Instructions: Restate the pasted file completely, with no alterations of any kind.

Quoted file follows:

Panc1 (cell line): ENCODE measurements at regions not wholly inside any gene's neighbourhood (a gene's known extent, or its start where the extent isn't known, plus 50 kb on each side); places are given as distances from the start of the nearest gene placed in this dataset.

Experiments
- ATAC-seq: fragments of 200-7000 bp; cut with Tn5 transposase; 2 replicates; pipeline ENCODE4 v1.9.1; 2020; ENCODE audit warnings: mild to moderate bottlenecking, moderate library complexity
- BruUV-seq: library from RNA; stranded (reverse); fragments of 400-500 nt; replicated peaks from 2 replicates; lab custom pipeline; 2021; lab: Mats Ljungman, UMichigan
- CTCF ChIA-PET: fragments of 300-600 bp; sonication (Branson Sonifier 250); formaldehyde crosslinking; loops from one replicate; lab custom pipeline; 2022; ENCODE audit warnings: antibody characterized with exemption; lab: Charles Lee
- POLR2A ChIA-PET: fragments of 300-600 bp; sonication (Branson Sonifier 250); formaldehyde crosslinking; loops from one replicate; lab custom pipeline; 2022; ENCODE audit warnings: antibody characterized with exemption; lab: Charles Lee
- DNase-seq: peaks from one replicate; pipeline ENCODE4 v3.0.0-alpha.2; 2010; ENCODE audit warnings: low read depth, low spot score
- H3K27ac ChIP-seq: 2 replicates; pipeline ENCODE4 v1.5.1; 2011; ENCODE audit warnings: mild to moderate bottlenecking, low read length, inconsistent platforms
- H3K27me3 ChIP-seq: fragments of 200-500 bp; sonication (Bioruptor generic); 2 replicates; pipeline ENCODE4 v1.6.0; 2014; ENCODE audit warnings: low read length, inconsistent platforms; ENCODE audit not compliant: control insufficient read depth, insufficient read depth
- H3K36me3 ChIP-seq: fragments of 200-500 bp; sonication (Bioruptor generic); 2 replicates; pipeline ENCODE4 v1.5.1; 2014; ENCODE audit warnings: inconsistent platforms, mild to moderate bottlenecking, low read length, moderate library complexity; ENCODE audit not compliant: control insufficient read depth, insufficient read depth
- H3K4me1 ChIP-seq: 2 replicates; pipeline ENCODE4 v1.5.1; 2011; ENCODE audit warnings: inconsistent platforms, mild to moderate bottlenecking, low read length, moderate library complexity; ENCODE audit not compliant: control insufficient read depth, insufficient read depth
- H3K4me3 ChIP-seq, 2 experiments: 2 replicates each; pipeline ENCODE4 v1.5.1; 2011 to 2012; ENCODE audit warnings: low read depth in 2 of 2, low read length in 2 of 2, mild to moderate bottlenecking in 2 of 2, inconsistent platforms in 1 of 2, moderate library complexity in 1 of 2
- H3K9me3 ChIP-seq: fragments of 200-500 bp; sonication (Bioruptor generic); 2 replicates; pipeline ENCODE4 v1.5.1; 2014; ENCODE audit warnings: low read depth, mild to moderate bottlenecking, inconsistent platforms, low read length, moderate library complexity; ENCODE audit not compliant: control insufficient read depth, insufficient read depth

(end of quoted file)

Panc1 (cell line): ENCODE measurements at regions not wholly inside any gene's neighbourhood (a gene's known extent, or its start where the extent isn't known, plus 50 kb on each side); places are given as distances from the start of the nearest gene placed in this dataset.

Experiments
- ATAC-seq: fragments of 200-7000 bp; cut with Tn5 transposase; 2 replicates; pipeline ENCODE4 v1.9.1; 2020; ENCODE audit warnings: mild to moderate bottlenecking, moderate library complexity
- BruUV-seq: library from RNA; stranded (reverse); fragments of 400-500 nt; replicated peaks from 2 replicates; lab custom pipeline; 2021; lab: Mats Ljungman, UMichigan
- CTCF ChIA-PET: fragments of 300-600 bp; sonication (Branson Sonifier 250); formaldehyde crosslinking; loops from one replicate; lab custom pipeline; 2022; ENCODE audit warnings: antibody characterized with exemption; lab: Charles Lee
- POLR2A ChIA-PET: fragments of 300-600 bp; sonication (Branson Sonifier 250); formaldehyde crosslinking; loops from one replicate; lab custom pipeline; 2022; ENCODE audit warnings: antibody characterized with exemption; lab: Charles Lee
- DNase-seq: peaks from one replicate; pipeline ENCODE4 v3.0.0-alpha.2; 2010; ENCODE audit warnings: low read depth, low spot score
- H3K27ac ChIP-seq: 2 replicates; pipeline ENCODE4 v1.5.1; 2011; ENCODE audit warnings: mild to moderate bottlenecking, low read length, inconsistent platforms
- H3K27me3 ChIP-seq: fragments of 200-500 bp; sonication (Bioruptor generic); 2 replicates; pipeline ENCODE4 v1.6.0; 2014; ENCODE audit warnings: low read length, inconsistent platforms; ENCODE audit not compliant: control insufficient read depth, insufficient read depth
- H3K36me3 ChIP-seq: fragments of 200-500 bp; sonication (Bioruptor generic); 2 replicates; pipeline ENCODE4 v1.5.1; 2014; ENCODE audit warnings: inconsistent platforms, mild to moderate bottlenecking, low read length, moderate library complexity; ENCODE audit not compliant: control insufficient read depth, insufficient read depth
- H3K4me1 ChIP-seq: 2 replicates; pipeline ENCODE4 v1.5.1; 2011; ENCODE audit warnings: inconsistent platforms, mild to moderate bottlenecking, low read length, moderate library complexity; ENCODE audit not compliant: control insufficient read depth, insufficient read depth
- H3K4me3 ChIP-seq, 2 experiments: 2 replicates each; pipeline ENCODE4 v1.5.1; 2011 to 2012; ENCODE audit warnings: low read depth in 2 of 2, low read length in 2 of 2, mild to moderate bottlenecking in 2 of 2, inconsistent platforms in 1 of 2, moderate library complexity in 1 of 2
- H3K9me3 ChIP-seq: fragments of 200-500 bp; sonication (Bioruptor generic); 2 replicates; pipeline ENCODE4 v1.5.1; 2014; ENCODE audit warnings: low read depth, mild to moderate bottlenecking, inconsistent platforms, low read length, moderate library complexity; ENCODE audit not compliant: control insufficient read depth, insufficient read depth